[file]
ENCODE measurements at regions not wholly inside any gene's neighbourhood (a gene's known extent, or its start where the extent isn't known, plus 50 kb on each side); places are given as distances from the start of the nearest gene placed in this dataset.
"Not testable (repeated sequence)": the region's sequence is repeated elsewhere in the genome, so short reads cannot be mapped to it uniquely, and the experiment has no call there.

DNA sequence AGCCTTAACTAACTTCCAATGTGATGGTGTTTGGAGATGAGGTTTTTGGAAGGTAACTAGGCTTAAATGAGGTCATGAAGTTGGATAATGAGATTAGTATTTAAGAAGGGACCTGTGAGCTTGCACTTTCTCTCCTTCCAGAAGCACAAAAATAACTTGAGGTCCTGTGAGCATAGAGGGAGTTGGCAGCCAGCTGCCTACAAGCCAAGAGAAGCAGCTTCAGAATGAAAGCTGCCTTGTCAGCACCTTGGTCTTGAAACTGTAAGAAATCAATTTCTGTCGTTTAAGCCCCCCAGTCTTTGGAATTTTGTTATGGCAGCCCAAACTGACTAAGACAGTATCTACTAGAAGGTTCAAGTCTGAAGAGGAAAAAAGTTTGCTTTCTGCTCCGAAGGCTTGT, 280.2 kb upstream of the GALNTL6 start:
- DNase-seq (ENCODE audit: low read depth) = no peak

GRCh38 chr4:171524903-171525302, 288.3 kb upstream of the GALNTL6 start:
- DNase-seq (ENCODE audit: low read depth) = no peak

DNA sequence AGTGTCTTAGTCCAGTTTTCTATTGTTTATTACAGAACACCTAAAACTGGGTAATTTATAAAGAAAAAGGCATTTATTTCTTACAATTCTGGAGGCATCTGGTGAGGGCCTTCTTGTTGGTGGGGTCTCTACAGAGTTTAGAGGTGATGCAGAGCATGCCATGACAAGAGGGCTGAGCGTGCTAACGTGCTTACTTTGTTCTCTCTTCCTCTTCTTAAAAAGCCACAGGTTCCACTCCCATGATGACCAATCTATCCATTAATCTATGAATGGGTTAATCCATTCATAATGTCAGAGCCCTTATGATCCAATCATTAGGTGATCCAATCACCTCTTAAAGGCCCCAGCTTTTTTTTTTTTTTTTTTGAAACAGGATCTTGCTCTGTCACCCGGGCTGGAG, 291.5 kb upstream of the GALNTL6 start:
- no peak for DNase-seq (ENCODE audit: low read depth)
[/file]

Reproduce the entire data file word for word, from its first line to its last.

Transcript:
ENCODE measurements at regions not wholly inside any gene's neighbourhood (a gene's known extent, or its start where the extent isn't known, plus 50 kb on each side); places are given as distances from the start of the nearest gene placed in this dataset.
"Not testable (repeated sequence)": the region's sequence is repeated elsewhere in the genome, so short reads cannot be mapped to it uniquely, and the experiment has no call there.

DNA sequence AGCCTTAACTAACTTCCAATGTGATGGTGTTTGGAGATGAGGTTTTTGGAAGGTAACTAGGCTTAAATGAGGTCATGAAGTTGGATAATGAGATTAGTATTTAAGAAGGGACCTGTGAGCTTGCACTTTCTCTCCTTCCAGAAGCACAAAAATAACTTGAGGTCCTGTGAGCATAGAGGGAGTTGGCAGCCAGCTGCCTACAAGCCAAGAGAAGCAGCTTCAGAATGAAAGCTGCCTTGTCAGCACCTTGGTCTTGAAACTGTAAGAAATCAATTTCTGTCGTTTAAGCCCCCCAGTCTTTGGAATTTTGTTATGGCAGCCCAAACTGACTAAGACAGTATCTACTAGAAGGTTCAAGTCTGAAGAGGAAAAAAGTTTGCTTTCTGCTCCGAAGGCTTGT, 280.2 kb upstream of the GALNTL6 start:
- DNase-seq (ENCODE audit: low read depth) = no peak

GRCh38 chr4:171524903-171525302, 288.3 kb upstream of the GALNTL6 start:
- DNase-seq (ENCODE audit: low read depth) = no peak

DNA sequence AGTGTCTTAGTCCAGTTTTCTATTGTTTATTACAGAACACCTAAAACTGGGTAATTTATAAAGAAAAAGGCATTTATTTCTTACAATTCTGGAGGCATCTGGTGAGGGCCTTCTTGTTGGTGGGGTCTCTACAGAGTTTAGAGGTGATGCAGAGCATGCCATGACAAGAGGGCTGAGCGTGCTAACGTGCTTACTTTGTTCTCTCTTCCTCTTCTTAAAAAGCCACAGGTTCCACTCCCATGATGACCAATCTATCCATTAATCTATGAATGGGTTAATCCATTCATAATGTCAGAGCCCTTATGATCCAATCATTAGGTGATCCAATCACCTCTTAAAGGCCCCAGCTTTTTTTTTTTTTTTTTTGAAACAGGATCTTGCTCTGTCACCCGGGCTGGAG, 291.5 kb upstream of the GALNTL6 start:
- no peak for DNase-seq (ENCODE audit: low read depth)